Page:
In an attempt to increase conservation of the endangered mountain gorillas and their habitat, the Uganda Wildlife Authority last year launched the Gorilla Habituation Experience for visitors.

The day-long experience allows travelers to join researchers, trackers, rangers, and conservationists tracking and spending time with a gorilla family.

Permits for the gorilla habituation experience are $1,500 per person and the money is used to pay for veterinary programs to keep the gorillas healthy; educational and economic development programs for local communities designed to help minimize human-wildlife conflict and habitat encroachment; and anti-poaching initiatives.

“Experiential tourism has proven to be one of the most effective means of supporting conversation of the gorillas and their habitat, as the money it generates goes directly toward funding important conservation activities,” said Gessa Simplicious, public relations officer for the Uganda Wildlife Authority. “The permits that visitors purchase to take part in this experience helps pay for day-to-day administration of the national parks, staff salaries, uniforms for rangers, vehicles, and more.”

United Planet

Volunteer travel programs through United Planet allow participants to address a range of issues across the globe, from poverty, to global health, to climate change and involuntary migrations.

The non-profit organization offers both short (one to 12 weeks) and long-term (six months or longer) volunteer opportunities around the world. Examples include assisting with preservation of conservation land, flora, fauna, and water resources in Costa Rica; working on reforestation projects in Ecuador; and working at an animal sanctuary in Peru.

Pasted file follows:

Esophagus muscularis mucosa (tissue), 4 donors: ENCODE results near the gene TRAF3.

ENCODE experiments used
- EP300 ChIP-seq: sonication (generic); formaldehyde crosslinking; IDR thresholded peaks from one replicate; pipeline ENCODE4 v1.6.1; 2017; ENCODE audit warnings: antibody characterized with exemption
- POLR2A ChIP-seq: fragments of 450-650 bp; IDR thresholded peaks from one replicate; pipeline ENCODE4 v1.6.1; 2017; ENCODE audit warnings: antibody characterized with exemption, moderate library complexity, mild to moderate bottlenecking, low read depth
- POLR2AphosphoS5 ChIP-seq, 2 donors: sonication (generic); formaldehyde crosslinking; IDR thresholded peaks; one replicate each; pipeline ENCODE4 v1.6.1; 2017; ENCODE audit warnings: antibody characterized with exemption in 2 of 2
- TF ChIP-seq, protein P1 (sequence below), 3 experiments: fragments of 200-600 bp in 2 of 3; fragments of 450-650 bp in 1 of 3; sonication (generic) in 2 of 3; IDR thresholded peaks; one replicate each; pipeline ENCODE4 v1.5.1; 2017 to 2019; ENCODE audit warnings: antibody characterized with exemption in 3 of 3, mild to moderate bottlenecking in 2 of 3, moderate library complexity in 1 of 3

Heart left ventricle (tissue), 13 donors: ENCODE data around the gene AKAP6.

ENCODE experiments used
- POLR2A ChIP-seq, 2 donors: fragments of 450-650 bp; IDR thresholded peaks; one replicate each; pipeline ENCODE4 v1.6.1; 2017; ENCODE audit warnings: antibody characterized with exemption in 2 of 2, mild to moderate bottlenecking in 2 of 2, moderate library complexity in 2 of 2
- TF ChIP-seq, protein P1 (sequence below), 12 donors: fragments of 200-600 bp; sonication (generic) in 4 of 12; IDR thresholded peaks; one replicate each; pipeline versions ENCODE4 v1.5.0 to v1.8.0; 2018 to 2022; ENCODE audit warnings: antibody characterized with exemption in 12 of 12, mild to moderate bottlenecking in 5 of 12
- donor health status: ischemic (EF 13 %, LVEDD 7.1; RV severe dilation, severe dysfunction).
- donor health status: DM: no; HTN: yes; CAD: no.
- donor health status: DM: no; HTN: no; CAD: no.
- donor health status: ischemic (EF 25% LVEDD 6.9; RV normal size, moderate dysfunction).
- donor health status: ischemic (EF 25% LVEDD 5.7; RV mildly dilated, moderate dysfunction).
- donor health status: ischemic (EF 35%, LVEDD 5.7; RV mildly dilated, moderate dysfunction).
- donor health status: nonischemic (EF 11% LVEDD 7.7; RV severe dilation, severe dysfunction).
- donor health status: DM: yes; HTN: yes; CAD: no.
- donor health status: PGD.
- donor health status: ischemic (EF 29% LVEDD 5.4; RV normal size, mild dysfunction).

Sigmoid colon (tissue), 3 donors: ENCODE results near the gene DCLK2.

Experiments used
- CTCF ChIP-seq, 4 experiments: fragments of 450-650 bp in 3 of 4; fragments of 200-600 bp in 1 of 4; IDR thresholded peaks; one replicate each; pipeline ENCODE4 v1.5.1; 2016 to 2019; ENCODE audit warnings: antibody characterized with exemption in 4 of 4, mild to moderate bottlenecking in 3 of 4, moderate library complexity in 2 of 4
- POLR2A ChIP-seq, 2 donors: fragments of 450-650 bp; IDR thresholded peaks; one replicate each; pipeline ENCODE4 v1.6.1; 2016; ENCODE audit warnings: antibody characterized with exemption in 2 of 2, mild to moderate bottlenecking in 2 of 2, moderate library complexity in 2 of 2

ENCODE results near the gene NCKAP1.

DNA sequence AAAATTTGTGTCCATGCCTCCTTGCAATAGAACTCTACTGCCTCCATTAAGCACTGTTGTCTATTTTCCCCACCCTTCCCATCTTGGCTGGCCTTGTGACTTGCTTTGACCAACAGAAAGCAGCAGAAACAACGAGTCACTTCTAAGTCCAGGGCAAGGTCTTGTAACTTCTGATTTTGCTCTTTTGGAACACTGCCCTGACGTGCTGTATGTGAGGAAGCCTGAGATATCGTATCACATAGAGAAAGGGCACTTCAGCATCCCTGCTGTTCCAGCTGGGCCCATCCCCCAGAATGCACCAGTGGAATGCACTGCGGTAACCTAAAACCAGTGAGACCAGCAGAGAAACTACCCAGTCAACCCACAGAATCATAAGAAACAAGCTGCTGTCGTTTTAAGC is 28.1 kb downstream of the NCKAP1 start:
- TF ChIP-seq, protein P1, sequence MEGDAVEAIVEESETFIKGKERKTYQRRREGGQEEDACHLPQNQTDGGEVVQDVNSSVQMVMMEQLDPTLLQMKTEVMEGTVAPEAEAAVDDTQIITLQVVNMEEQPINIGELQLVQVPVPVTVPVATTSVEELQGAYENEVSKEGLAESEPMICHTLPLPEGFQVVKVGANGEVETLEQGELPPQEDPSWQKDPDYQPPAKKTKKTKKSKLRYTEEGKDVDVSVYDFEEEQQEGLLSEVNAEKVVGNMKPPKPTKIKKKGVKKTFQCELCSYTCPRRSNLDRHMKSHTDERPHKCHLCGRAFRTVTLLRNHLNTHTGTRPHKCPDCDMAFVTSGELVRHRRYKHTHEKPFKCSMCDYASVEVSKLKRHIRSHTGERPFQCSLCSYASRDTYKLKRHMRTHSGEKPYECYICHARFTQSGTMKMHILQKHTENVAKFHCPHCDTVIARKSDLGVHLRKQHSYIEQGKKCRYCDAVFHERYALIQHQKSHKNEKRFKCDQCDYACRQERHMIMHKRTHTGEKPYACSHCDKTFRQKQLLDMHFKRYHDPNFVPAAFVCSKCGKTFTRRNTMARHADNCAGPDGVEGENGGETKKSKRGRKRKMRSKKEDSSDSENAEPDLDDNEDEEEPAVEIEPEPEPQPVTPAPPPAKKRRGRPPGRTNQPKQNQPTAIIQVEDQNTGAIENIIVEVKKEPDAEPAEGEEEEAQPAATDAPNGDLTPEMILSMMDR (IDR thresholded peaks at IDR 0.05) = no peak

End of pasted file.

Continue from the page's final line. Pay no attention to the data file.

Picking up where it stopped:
We focus on three areas – the environment, education, and health, in no particular order. These are the critical areas” says United Planet Founder and President David Santulli.  “Of the key global issues happening now, many of them fall into these three areas. And it’s important that the world comes together around these issues now.”

United Planet partners with local organizations in the countries where it offers volunteer programs. In addition, many of the experiences involve home stays, allowing participants to truly make a connection with locals and learn about the culture, in addition to volunteering.

“When our volunteers go to a place, they’re not only addressing an issue, they’re working with locals, so it’s like a double bottom line. They’re supporting the cause and learning to work across cultures with others and sharing their own culture, which benefits others,” says Santulli.  “What’s important in 2017 is that we come together. These issues around the environment are something we all share. We need to work as a global community. I think there’s a huge opportunity to build a more united planet by rallying together in new ways to rise up to face up these global challenges together.”


Mia Taylor

Mia Taylor

Mia is an award-winning writer who has worked for newspapers, magazines, websites, digital marketing agencies, Fortune 500 corporations, travel companies and international non-profit organizations. She is passionate about great writing, exploring the world and revealing the sights, sounds, color and humanity that are part of her journeys.
Mia Taylor